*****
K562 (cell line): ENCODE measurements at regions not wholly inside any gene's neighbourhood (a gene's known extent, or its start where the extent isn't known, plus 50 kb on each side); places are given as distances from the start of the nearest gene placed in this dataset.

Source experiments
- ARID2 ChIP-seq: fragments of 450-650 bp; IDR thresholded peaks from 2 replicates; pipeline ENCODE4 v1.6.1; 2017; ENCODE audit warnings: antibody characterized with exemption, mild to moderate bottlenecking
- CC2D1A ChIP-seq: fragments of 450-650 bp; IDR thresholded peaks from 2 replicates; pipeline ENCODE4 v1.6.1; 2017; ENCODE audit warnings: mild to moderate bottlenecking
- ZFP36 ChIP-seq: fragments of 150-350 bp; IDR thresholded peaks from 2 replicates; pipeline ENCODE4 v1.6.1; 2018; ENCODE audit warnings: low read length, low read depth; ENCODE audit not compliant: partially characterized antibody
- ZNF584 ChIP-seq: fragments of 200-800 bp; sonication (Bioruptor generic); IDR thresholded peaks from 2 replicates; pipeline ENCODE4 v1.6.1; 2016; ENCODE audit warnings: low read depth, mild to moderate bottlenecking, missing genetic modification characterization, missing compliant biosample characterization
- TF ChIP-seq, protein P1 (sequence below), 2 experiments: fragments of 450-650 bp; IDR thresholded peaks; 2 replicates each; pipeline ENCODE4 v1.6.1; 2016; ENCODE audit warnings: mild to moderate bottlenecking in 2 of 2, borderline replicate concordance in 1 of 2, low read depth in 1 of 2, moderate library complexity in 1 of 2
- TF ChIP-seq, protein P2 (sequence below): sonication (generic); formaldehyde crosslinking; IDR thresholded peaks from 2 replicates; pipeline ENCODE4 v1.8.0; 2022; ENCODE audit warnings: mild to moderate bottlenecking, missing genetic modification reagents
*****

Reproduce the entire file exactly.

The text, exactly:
K562 (cell line): ENCODE measurements at regions not wholly inside any gene's neighbourhood (a gene's known extent, or its start where the extent isn't known, plus 50 kb on each side); places are given as distances from the start of the nearest gene placed in this dataset.

Source experiments
- ARID2 ChIP-seq: fragments of 450-650 bp; IDR thresholded peaks from 2 replicates; pipeline ENCODE4 v1.6.1; 2017; ENCODE audit warnings: antibody characterized with exemption, mild to moderate bottlenecking
- CC2D1A ChIP-seq: fragments of 450-650 bp; IDR thresholded peaks from 2 replicates; pipeline ENCODE4 v1.6.1; 2017; ENCODE audit warnings: mild to moderate bottlenecking
- ZFP36 ChIP-seq: fragments of 150-350 bp; IDR thresholded peaks from 2 replicates; pipeline ENCODE4 v1.6.1; 2018; ENCODE audit warnings: low read length, low read depth; ENCODE audit not compliant: partially characterized antibody
- ZNF584 ChIP-seq: fragments of 200-800 bp; sonication (Bioruptor generic); IDR thresholded peaks from 2 replicates; pipeline ENCODE4 v1.6.1; 2016; ENCODE audit warnings: low read depth, mild to moderate bottlenecking, missing genetic modification characterization, missing compliant biosample characterization
- TF ChIP-seq, protein P1 (sequence below), 2 experiments: fragments of 450-650 bp; IDR thresholded peaks; 2 replicates each; pipeline ENCODE4 v1.6.1; 2016; ENCODE audit warnings: mild to moderate bottlenecking in 2 of 2, borderline replicate concordance in 1 of 2, low read depth in 1 of 2, moderate library complexity in 1 of 2
- TF ChIP-seq, protein P2 (sequence below): sonication (generic); formaldehyde crosslinking; IDR thresholded peaks from 2 replicates; pipeline ENCODE4 v1.8.0; 2022; ENCODE audit warnings: mild to moderate bottlenecking, missing genetic modification reagents